Thursday, October 15, 2009

Peace Geek on Climate Change (Blog Action Day '09)

This year's blog action day topic is Climate Change. The idea is to get as many bloggers as possible from around the world to share opinions on Climate Change and encourage our leaders to prioritize this issue and take action. Check out for more information.

I've been reading "Hot, Flat and Crowded" recently and getting charged up (pun intended) about the idea of cheap, clean electrons. It sounds rather obvious that the time for debate is long past us and every moment we spend not developing and implementing a systemic solution for reducing atmospheric CO2 levels is going to make the job that much more difficult, if not impossible, done the road. I haven't finished the book, so I won't recommend it just yet.

The author - Thomas Friedman - makes enough assumptions of his own to enable people to poke holes in his arguments. One "given" that I'm struggling with is the idea that growth is a necessary condition for lifting people out of poverty. The struggle I'm having is a lack of distinction between growth to support peoples' needs versus growth to support peoples' wants. If I cut my consumption in half (since 50% of my consumption is to satisfy wants, not needs) and use that other half to meet the genuine needs of two people living in poverty, then we have zero growth but still help get people out of poverty. I still need to think through this. If anyone has any thoughts on this, I'm all ears (or eyes).

The implications for peace are that people who are not living in a state of despair are less likely to resort to violence to have their basic needs met. If the predictions of climate change impacts are anywhere near accurate, the competition for resources and violent struggle for existence will only increase if we don't address the problem sooner rather than later.

Peace Geek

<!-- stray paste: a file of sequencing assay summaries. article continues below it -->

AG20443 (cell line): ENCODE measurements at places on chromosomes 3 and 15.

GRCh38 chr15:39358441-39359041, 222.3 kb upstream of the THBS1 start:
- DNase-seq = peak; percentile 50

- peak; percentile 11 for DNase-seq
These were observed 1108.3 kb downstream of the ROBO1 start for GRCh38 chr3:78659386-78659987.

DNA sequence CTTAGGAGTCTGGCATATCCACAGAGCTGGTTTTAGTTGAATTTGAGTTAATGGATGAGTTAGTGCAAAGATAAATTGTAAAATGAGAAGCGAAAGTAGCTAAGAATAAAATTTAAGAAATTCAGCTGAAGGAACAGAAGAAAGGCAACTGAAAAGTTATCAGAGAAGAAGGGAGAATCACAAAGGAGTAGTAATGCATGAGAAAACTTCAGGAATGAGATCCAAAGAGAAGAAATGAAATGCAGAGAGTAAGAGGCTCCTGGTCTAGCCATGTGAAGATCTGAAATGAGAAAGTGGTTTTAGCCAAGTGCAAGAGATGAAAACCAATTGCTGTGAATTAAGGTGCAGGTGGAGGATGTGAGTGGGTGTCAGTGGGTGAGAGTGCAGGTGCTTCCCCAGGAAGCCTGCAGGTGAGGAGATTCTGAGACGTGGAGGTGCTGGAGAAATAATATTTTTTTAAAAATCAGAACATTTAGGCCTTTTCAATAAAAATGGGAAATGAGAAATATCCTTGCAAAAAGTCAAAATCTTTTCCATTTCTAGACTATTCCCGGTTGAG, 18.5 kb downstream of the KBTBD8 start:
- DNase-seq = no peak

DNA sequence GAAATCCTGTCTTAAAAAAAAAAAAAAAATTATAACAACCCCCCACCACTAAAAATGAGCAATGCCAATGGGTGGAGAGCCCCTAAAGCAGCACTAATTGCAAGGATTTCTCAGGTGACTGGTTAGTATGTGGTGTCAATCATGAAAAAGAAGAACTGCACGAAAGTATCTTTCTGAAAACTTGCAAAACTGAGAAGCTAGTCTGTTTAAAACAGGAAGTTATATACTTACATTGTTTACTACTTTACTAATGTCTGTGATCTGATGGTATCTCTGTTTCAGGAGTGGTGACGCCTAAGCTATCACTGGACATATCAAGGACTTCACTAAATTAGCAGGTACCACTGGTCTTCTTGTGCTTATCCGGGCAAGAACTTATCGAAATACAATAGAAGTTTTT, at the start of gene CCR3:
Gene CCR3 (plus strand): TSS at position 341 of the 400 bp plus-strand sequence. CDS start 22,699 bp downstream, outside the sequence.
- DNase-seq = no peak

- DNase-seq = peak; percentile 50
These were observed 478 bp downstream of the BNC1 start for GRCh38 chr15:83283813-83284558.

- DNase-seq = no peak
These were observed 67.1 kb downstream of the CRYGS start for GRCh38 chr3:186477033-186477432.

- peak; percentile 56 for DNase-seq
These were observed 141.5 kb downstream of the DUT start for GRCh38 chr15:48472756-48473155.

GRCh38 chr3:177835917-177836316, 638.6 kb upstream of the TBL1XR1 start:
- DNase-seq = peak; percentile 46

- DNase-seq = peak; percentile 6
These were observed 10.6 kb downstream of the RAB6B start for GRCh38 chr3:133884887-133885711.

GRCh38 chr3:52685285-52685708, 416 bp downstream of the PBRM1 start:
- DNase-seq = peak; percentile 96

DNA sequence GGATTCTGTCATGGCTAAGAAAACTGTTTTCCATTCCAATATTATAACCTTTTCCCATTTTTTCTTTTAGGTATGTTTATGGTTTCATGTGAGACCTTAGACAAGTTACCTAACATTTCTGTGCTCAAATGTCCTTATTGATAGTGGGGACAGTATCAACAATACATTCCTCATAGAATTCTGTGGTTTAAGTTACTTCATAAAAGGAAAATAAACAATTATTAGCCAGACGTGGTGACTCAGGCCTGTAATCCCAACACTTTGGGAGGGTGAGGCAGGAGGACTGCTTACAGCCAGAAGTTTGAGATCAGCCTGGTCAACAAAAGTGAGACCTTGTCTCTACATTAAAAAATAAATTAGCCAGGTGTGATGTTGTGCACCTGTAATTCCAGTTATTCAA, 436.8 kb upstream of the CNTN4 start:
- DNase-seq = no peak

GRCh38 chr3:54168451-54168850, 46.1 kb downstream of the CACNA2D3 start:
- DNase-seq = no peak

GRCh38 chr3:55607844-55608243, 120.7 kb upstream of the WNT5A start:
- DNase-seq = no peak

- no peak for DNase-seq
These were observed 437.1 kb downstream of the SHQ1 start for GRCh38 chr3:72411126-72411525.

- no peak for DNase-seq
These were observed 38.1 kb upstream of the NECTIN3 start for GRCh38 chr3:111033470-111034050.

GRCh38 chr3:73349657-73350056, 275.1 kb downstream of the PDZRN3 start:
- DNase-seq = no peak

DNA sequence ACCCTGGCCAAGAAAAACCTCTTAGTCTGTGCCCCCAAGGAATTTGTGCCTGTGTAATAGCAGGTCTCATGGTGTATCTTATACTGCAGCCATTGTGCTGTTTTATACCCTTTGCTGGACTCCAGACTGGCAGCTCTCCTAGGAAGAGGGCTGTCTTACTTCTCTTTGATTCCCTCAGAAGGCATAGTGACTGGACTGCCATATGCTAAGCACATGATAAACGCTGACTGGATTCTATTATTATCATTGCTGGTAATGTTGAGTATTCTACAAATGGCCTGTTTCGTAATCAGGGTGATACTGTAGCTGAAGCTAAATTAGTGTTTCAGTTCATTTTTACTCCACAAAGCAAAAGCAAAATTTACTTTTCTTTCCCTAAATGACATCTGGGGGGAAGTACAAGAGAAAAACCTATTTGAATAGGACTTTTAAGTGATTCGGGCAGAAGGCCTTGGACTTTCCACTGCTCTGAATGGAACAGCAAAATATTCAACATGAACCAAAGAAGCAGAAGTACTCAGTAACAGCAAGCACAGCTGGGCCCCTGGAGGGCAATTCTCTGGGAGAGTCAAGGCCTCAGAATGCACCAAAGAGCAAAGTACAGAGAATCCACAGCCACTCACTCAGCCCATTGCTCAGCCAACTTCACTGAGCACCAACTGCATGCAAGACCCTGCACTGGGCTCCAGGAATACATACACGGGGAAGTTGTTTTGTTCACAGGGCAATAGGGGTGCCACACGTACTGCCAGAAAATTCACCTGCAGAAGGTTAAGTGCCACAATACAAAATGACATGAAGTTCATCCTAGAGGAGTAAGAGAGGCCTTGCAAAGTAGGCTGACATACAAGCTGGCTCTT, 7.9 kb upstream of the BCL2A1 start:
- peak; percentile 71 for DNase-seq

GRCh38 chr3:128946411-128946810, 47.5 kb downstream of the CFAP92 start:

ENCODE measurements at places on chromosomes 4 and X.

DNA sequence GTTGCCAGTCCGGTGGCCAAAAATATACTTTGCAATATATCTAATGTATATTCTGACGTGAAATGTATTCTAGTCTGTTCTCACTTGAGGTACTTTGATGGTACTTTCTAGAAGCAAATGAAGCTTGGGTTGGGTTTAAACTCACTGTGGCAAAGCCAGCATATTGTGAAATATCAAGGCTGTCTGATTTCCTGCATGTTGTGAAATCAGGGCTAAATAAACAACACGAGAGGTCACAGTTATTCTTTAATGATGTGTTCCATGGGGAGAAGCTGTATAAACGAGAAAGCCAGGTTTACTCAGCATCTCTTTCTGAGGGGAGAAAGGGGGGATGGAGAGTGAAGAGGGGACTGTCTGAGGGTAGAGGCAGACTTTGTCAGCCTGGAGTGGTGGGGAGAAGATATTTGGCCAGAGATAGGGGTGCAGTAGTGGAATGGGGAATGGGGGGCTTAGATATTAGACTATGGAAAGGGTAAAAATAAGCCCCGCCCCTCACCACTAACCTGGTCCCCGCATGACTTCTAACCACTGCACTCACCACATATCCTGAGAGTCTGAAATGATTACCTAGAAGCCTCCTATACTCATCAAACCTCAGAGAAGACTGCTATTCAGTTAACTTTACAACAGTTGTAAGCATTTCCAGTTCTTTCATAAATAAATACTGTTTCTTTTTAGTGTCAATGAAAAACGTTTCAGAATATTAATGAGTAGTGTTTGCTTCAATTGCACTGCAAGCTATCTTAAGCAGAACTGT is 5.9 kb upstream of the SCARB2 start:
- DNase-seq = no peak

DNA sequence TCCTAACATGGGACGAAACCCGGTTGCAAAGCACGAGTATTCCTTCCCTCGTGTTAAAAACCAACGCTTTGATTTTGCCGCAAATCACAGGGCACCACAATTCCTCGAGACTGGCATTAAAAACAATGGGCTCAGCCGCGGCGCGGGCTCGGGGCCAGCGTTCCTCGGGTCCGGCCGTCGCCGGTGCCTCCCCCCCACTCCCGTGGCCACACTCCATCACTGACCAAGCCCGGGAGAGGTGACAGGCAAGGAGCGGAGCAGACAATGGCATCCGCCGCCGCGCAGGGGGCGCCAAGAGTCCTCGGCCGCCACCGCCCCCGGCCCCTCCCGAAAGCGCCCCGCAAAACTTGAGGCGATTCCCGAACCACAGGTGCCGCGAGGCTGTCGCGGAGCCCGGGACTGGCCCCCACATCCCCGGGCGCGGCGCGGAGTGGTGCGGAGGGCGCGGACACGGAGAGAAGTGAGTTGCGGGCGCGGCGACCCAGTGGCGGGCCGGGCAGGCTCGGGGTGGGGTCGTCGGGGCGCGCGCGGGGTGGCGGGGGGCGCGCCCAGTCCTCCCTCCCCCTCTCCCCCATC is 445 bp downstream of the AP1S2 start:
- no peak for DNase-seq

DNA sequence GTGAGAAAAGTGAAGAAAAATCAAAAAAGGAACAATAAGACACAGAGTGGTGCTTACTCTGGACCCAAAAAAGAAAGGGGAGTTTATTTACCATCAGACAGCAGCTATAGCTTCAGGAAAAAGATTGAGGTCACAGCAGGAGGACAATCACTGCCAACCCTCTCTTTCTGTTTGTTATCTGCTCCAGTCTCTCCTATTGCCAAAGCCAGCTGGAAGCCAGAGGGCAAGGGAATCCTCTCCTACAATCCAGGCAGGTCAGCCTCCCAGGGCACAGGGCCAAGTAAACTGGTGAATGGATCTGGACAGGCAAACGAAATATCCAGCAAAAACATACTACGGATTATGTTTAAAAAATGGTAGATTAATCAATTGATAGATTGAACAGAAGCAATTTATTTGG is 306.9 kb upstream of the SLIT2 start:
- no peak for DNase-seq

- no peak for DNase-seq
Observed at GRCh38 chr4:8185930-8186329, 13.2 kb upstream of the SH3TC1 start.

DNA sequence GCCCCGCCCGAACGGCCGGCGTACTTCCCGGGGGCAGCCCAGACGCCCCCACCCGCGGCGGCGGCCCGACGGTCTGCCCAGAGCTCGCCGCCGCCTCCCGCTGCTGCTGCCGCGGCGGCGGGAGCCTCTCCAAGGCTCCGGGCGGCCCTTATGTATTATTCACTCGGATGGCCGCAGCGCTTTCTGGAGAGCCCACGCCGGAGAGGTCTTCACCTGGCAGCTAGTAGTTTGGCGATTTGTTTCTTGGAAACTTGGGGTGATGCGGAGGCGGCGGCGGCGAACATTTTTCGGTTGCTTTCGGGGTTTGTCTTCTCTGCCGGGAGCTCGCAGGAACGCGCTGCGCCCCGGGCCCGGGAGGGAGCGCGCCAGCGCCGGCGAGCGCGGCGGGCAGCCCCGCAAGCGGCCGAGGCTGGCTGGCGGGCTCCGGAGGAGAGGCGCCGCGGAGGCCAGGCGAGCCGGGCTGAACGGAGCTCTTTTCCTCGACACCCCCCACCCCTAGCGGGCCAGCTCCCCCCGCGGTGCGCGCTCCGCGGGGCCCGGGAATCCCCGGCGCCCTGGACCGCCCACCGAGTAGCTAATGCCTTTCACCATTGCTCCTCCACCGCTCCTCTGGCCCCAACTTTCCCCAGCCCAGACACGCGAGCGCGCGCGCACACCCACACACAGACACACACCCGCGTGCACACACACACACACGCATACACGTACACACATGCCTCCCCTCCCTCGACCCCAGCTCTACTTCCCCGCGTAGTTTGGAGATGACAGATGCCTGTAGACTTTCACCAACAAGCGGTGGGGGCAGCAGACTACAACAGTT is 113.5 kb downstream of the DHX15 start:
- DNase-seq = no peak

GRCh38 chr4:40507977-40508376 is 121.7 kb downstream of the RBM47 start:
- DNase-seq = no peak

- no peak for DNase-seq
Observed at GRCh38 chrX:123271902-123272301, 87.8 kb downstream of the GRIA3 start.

Sunday, October 4, 2009

Canada introduces Department of Peace legislation!

Hot off the presses is the following article from the Vancouver Sun about how the Canadian lawmakers are pursuing the idea of creating a Department of Peace. Way to go, Canada! Now, what can the rest of us do to help make this happen? We can start by sending MP Bill Siksay a big "THANK YOU!" at or visit his web page. Read the text of bill C-447 here.

OTTAWA — A federal New Democrat has teamed up with a Liberal to propose the creation of an army of peace professionals within a new federal department to resolve violent conflicts within Canada and around the world.

The idea was introduced through new legislation tabled Thursday by NDP MP Bill Siksay, seconded by Liberal MP Jim Karygiannis. Siksay said the proposed department of peace could change the role of the Canadian military, but not necessarily replace it.

"In a utopian vision of our world, maybe that will be possible some day but certainly we see this as an area that hasn't gotten the attention it deserves," said Siksay at a news conference.

"The inclination to seek a non-violent solution to conflict isn't always the first action that people take in our society and around the world."

Siksay's private member's bill was modelled after a proposal by an advocacy group that suggests Canada needs more trained experts to promote peace in its diplomatic corps as well as in the military.

Bill Bhaneja, a co-chair of the Canadian Department of Peace Initiative, said the proposed department could employ hundreds of professionals who would promote a culture of peace in the government's policies and actions, as well as help to resolve conflicts in a non-violent way.

"These peace professionals would be different from the diplomats and from the soldiers," said Bhaneja. "Right now we have suits and boots on the ground, but we don't have people who are trained to resolve conflicts at the cutting edge where the problem is taking place."

He said his group has also submitted its proposals to the Harper government which replied it was satisfied with existing policies and practices.

Siksay said it was unlikely that the legislation and its proposals would get adopted in the near future in Parliament since it is a private member's bill. Government legislation gets priority for debates in Parliament while opposition bills are debated in order based on a random draw.

But Bhaneja said he was encouraged by recent meetings with Liberals and New Democrats who appear to be more interested by the establishment of a ministry of peace, following other countries such as Nepal, Solomon Islands and Costa Rica.